The District 233 school board will have two options on the table July 14 when it decides which is the better plan for the 2020-21 school year.
In the first plan, Homewood-Flossmoor High School students would attend on split schedules with students grouped for Monday-Wednesday or Tuesday-Thursday in-person instruction. This proposal is being called a blended schedule, or a hybrid. On the days students are not on campus, they will be learning via computer. Fridays will be open for small groups, teacher development, sessions with counselors, etc.
Administrators are suggesting that the opening days of school be used as informational and training sessions to make certain students understand the new scheduling and safety protocols.
The second plan is remote learning four days a week, with the fifth day for small groups, teacher development, etc. Should Illinois see a resurgence in COVID-19 numbers that would force a shutdown of schools, H-F will automatically revert to remote learning.
Illinois mandates five hours of class time each day.
It is impossible to bring all 2,800 students to campus this fall and still maintain health and safety protocols, Superintendent Von Mansfield told members of the school board’s Planning Committee on Wednesday as they reviewed the two proposals.
“Just understand, there is not going to be a 100 percent solution, no matter what we do. There just isn’t a good solution to the challenges that we face at this time,” Mansfield said.
Even splitting the student body into groups of 1,400 students has numerous challenges, including:
- How to keep family members on the same schedule.
- How to serve students lunch with a limit of 50 students in a space at one time.
- How to keep the environment clean.
- How to provide for social distancing in classrooms, hallways, bathrooms and other gathering spaces.
“We’re trying to be back in school,” Mansfield said, noting state directions change often. “One variable is added and it changes everything.”
For the past several weeks H-F Principal Jerry Anderson has organized teacher and administration teams to review various needs: transition, social/emotional, professional development, scheduling and logistics. From those, a steering committee developed the recommendations, but Anderson said the plans “are still a work in progress.”
The board needs to make accommodations for students who, for whatever reason, will be doing remote learning. The district has ordered cameras for remote viewing that will give students a full view of the classroom; additional computers for student use have been ordered.
The planning team has also looked at how to conduct gym classes. The traditional physical education classes will not be held, unless they are outside, but students will have to be dressed for PE. Lockers will be off limits. When the weather is inclement, PE teachers will use indoor class sessions for social/emotional programs.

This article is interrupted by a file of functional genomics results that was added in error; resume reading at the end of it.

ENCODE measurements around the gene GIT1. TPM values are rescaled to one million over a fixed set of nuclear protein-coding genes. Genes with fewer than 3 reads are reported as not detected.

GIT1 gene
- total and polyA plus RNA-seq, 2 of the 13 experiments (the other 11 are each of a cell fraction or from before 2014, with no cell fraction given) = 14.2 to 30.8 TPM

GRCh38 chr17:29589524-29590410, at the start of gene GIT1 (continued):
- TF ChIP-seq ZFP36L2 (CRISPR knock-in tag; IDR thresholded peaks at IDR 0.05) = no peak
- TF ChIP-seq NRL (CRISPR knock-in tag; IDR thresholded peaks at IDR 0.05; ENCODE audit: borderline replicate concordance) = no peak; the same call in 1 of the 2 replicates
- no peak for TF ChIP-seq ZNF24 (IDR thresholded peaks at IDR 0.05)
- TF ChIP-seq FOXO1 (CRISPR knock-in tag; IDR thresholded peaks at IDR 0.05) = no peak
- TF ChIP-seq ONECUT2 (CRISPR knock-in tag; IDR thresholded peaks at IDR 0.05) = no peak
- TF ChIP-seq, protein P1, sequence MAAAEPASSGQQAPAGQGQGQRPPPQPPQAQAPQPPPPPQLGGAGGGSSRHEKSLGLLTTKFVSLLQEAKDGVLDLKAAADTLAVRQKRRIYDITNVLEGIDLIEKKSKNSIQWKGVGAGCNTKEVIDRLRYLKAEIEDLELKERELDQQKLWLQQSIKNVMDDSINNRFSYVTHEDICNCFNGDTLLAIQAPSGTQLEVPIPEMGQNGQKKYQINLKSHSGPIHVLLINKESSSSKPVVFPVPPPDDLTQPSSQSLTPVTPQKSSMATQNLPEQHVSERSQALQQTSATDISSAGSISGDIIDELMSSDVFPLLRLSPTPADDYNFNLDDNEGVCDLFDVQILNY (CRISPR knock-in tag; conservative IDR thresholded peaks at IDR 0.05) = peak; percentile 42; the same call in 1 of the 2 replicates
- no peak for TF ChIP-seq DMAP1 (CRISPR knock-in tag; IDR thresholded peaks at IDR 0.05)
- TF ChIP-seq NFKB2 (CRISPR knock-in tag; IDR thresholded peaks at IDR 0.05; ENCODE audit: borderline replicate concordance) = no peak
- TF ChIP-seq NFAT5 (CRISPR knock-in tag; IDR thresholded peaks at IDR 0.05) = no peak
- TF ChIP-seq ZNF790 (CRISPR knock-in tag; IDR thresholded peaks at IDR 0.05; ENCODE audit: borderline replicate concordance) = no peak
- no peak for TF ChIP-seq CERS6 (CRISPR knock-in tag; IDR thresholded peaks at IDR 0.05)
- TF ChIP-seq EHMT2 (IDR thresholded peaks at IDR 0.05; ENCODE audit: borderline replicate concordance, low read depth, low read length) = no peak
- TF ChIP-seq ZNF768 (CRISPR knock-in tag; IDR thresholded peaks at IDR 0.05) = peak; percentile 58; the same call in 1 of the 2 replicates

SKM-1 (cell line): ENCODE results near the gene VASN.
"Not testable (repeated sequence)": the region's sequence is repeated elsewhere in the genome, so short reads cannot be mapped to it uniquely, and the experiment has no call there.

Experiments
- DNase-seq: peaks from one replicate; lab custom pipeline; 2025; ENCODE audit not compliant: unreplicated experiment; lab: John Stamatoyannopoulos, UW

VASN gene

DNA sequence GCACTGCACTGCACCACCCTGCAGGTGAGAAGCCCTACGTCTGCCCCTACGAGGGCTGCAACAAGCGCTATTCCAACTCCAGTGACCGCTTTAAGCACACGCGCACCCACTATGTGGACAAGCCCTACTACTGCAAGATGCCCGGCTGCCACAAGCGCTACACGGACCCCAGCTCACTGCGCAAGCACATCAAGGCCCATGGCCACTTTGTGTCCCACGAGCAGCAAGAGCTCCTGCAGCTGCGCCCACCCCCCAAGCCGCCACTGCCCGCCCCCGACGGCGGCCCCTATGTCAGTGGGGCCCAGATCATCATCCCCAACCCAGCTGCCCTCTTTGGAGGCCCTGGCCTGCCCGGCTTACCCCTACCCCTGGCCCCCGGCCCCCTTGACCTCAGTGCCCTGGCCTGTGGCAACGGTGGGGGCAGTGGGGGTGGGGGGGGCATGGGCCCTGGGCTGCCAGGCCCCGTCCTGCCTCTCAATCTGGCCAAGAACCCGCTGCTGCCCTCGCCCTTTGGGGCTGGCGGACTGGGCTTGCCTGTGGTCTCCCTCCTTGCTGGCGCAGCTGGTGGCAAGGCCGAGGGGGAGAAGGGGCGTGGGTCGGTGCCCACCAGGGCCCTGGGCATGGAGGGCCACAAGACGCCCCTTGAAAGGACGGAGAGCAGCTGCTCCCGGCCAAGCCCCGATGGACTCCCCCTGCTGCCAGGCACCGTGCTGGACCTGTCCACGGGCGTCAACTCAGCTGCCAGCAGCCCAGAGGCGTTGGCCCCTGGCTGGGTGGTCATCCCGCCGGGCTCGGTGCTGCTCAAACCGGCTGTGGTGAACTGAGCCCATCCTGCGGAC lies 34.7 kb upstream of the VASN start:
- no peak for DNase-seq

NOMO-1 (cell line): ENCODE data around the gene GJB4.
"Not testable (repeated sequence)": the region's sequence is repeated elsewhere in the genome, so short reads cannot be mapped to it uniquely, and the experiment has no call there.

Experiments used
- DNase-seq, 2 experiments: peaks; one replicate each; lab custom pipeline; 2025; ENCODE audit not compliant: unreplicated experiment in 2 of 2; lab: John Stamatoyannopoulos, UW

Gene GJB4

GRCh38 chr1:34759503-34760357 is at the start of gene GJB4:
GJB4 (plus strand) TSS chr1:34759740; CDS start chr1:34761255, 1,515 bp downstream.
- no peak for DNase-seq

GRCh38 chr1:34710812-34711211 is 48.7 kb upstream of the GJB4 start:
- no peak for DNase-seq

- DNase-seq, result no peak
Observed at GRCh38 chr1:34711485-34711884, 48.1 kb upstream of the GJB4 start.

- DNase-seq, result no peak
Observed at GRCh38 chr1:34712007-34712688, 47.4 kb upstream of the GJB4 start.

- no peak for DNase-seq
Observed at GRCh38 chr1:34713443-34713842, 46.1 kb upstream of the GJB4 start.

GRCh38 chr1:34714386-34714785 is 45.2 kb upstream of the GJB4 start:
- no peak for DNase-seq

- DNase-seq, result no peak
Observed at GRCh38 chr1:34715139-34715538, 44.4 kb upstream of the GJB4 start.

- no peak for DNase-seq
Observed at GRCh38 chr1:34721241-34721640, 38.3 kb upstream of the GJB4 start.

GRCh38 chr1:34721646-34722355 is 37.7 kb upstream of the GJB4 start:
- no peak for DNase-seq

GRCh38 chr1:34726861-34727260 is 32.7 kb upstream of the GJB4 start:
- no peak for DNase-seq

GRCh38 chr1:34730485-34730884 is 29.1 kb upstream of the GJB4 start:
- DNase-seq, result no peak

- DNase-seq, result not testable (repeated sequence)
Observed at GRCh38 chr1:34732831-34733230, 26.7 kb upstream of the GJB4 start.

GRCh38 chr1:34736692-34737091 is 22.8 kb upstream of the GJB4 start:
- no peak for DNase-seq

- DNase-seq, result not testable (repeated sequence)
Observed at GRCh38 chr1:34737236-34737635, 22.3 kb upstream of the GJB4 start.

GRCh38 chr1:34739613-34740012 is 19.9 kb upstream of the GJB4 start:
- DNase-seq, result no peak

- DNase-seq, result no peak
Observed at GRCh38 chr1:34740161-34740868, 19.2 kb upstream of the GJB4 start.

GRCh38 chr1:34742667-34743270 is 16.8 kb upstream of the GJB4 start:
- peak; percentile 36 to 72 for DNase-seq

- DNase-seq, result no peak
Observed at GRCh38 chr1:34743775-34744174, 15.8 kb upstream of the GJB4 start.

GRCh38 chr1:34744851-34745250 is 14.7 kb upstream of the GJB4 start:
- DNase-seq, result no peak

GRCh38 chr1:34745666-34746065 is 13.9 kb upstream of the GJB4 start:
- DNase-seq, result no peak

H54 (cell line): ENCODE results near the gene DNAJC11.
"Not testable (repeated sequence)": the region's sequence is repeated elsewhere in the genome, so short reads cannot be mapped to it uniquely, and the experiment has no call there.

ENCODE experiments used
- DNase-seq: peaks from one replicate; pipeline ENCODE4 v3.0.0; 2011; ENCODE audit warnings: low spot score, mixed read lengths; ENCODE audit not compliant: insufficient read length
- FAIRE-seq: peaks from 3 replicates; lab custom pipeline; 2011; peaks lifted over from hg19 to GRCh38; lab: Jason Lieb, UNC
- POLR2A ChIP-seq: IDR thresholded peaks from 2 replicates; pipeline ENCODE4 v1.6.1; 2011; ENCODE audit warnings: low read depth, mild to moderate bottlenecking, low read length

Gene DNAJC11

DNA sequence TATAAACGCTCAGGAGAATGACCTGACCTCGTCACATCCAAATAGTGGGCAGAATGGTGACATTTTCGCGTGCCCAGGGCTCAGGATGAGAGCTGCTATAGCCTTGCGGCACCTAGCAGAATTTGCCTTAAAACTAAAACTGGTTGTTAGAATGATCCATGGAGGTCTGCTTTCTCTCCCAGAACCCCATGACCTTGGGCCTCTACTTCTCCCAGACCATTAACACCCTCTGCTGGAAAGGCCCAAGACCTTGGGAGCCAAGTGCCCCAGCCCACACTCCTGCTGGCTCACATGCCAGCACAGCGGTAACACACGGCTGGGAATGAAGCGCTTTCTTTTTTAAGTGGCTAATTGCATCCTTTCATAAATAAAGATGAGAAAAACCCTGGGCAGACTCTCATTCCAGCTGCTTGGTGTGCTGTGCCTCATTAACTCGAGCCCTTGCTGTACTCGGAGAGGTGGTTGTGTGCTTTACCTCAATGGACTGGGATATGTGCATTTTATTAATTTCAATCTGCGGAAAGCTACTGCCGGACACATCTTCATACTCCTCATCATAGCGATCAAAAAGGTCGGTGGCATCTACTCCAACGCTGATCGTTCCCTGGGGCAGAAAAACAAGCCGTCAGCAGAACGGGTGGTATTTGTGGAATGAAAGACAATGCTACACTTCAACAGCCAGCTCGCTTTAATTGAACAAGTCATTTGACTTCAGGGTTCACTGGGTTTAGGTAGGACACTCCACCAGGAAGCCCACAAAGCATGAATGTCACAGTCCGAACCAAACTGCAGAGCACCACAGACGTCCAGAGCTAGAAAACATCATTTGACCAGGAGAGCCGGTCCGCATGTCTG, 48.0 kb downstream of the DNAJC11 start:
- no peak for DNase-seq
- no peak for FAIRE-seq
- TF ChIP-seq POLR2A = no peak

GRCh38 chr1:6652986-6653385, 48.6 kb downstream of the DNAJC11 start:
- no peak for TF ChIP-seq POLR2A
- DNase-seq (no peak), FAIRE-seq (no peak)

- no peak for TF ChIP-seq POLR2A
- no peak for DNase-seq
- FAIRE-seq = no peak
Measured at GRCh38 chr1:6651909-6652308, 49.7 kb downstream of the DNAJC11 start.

Choir and band can only meet outdoors. Teachers are still thinking through how these classes will be structured indoors.
Applied academics classes, such as culinary arts, welding and auto shop will have new protocols because each piece of equipment will need to be cleaned between each student’s handling it.
Classes that use technology, such as graphics, computer science, Project Lead the Way (pre-engineering), broadcasting and journalism will be limited to on-campus sessions. Anderson said the computer programs used in those classes are licensed to the school and cannot be transferred to students for at-home assignments.
There is no set plan on how to accommodate after-school activities, clubs or sports.
Passing periods between classes will be longer than normal. Markings will be laid on floors to remind everyone of the social distancing guidelines. Paths between buildings may be designated for one-direction only. Masks will be required at all times.
The superintendent noted the H-F buildings will get a deep cleaning every night. If necessary, additional maintenance hours will be added. Teachers will be cleaning surfaces in their rooms between classes.
Dana Noble, president of the H-F Education Organization, the teachers union, said about half of the 200 members responded to a survey. The majority believe remote learning is the safest way to teach, although some programs, like welding, will need small group instruction.
Noble said although 70 percent of the respondents said they are apprehensive about coming back to school, he believed teachers would be present if the hybrid plan was adopted. At the same time, they would like their health issues addressed.
“We want to be as safe and secure as possible,” he said.
Debbie Berman, chair of the committee, thanked teachers and administrators for their efforts. She said while the community has no idea how this back-to-school planning works, but she recognized, “The thoughtfulness put in to this is extraordinary.”